That mentality is alive and well in today's game and in recent history we've seen some tremendous bad ball
So far this season Pablo Sandoval is hitting a mind boggling.365 on pitches out of the strike zone. That's 43 points higher than his total batting average. I'm no math expert, but I'm pretty sure that's not supposed to happen.
Since 2002, there are 38 MLB hitters with a cumulative O-Swing% of at least 33.3%. In other words, since these statistics have been recorded, there are 38 guys that swing at at least 1/3 of pitches that would likely not be called strikes.
Sandoval tops this list. For his career, he's swung at 45.1% of pitches out of the strike zone. This year, Sandoval is going after 48.3% of balls. (This season is the second highest of his career. In his rookie season in 2008, his O-Swing% was an absurd 53.8%). Guerrero is fourth on the list at 40.3%, in between Delmon Young and Adam Jones.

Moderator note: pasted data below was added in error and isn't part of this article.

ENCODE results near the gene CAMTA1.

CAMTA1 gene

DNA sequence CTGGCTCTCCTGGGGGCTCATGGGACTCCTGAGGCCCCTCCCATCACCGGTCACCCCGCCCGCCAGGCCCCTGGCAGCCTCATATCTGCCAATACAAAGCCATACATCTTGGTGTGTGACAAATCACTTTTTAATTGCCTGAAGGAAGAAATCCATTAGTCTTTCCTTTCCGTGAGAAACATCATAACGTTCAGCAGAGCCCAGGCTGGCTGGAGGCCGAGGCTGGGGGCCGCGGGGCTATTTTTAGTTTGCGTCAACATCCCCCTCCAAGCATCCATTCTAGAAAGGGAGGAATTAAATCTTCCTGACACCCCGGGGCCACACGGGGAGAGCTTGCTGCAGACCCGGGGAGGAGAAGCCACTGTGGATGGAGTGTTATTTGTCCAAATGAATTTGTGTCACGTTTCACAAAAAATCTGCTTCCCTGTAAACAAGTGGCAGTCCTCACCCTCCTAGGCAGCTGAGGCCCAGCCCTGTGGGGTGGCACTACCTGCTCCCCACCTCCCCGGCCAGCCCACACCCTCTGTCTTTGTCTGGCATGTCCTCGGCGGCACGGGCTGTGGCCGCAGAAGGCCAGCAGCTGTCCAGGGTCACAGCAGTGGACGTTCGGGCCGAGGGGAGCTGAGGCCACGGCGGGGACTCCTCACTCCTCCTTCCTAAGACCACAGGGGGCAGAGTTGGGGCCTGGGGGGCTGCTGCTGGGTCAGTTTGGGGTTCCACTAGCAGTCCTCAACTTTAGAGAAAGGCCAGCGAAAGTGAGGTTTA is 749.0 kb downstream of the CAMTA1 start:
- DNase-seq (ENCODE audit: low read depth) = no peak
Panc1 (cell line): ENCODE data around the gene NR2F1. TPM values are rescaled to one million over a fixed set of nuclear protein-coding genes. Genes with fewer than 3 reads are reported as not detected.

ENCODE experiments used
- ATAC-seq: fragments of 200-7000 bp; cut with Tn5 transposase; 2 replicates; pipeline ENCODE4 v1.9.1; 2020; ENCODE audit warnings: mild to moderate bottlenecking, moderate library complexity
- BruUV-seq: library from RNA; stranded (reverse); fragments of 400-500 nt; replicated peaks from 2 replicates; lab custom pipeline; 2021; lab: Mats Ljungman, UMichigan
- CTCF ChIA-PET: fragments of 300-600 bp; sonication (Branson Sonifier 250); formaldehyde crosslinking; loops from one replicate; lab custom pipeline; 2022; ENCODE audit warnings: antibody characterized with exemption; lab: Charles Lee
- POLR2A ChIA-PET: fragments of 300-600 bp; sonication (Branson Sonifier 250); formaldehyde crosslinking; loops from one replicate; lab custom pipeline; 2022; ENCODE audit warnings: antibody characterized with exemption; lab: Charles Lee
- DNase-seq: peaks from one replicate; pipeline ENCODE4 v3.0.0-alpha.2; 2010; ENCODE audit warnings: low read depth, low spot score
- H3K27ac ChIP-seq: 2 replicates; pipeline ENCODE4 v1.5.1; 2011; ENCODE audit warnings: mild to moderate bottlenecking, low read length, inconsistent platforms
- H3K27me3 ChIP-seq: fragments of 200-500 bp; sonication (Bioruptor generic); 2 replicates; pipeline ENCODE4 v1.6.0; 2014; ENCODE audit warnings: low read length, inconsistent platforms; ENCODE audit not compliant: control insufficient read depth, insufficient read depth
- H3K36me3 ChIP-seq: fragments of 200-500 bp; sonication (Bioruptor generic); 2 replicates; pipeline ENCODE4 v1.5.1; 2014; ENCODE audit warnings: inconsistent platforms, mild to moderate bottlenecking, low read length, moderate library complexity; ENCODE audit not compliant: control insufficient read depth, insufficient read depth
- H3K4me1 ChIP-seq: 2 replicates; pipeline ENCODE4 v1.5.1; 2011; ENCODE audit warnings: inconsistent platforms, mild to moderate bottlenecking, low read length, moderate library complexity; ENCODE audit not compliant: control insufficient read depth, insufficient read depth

Guerrero is thought to be the greatest bad ball hitter since Berra, and he certainly entered the bad ball pantheon with his power and ridiculous highlights, but early in his career he was more controlled. Up until 2006, his O-Swing% would fluctuate in the 30-35 range, still high but not historically notable.
Then after a year in Anaheim that number shot up to around 45% where it would stay for the rest of his career. Interestingly, the more pitches out of the zone he was swinging at later in his career, the more of them he hit. By 2011, Guerrero hit .309 on pitches out of the zone, 19 points higher than his total batting average.